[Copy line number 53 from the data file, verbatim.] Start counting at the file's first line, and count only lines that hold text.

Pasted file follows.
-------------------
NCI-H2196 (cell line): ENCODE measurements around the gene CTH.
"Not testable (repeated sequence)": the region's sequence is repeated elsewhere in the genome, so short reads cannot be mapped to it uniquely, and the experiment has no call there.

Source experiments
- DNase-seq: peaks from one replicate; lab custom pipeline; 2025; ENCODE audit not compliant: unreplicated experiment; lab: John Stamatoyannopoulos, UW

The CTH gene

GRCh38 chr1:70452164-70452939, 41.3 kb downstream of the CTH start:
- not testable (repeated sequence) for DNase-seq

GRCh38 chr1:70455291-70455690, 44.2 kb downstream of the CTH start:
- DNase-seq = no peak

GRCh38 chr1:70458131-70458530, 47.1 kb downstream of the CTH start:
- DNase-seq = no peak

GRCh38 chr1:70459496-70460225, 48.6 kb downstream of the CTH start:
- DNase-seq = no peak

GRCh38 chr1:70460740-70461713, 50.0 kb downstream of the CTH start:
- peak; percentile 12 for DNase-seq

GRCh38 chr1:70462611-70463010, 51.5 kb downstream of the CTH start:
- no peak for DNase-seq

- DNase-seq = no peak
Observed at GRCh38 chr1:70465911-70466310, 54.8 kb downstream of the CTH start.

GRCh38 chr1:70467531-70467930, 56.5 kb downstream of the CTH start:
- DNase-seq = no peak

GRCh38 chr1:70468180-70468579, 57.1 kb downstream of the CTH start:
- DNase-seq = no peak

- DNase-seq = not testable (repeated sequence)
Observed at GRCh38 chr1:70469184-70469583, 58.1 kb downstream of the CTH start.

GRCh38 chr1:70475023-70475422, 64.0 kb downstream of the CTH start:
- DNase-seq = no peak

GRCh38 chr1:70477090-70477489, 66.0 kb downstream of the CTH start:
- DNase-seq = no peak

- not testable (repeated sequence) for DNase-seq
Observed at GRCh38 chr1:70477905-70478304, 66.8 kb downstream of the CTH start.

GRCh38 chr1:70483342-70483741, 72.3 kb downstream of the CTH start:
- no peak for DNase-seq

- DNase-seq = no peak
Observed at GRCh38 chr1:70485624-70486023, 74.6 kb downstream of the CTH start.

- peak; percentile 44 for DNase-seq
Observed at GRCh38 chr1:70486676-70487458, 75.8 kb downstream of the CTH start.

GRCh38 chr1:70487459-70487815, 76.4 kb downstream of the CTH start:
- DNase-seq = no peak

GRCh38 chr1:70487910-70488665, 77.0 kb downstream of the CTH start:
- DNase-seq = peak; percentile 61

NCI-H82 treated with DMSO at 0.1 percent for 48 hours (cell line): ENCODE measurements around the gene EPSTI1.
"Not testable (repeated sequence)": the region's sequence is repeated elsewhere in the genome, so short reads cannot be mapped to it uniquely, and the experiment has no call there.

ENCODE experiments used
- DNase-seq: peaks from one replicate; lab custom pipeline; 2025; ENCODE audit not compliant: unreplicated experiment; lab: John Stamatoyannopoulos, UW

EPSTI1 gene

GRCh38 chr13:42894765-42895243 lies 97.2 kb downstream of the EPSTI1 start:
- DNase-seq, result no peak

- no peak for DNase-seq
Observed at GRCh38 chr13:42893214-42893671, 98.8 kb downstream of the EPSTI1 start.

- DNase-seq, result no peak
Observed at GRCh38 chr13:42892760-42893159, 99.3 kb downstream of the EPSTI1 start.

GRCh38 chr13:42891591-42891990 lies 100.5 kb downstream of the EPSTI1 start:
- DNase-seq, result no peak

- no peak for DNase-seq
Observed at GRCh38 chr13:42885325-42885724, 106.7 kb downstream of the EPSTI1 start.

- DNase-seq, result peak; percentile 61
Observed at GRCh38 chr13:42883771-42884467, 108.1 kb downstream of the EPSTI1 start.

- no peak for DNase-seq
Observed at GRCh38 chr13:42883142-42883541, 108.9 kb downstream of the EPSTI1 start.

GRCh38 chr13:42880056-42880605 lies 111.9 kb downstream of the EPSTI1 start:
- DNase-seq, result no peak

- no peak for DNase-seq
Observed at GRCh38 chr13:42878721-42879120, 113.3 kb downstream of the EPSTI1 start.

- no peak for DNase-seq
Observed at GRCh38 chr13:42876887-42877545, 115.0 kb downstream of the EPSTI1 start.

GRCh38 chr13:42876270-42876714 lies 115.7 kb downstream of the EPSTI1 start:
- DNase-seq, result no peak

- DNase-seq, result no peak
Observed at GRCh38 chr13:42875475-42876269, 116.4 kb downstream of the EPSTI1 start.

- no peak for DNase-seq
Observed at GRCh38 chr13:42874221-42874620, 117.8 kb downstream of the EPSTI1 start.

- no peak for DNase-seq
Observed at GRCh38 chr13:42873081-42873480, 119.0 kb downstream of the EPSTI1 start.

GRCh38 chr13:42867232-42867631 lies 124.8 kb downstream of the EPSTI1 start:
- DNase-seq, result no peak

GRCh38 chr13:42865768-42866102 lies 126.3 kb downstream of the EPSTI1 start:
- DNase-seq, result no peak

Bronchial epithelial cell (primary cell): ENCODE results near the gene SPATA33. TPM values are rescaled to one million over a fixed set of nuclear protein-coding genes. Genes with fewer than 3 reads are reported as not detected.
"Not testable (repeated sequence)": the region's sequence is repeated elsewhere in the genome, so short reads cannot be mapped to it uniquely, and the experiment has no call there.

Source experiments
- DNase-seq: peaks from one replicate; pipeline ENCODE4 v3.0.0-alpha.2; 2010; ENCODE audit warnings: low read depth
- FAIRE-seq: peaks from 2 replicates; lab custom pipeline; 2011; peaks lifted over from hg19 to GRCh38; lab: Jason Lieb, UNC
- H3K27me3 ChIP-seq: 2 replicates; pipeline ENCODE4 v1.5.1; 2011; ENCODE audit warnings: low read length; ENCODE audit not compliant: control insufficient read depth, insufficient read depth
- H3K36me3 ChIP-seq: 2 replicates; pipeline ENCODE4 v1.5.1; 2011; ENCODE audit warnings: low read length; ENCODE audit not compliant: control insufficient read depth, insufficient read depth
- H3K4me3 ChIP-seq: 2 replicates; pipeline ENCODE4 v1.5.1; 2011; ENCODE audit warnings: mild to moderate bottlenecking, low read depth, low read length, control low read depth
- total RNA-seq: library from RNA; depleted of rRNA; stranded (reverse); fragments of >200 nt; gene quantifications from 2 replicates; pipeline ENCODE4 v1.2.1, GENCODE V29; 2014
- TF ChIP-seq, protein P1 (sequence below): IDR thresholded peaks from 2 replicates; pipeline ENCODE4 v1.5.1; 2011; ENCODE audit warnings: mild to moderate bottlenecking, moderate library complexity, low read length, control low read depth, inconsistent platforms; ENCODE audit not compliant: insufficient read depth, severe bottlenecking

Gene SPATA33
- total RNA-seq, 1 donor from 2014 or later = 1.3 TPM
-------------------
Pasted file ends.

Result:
GRCh38 chr13:42891591-42891990 lies 100.5 kb downstream of the EPSTI1 start: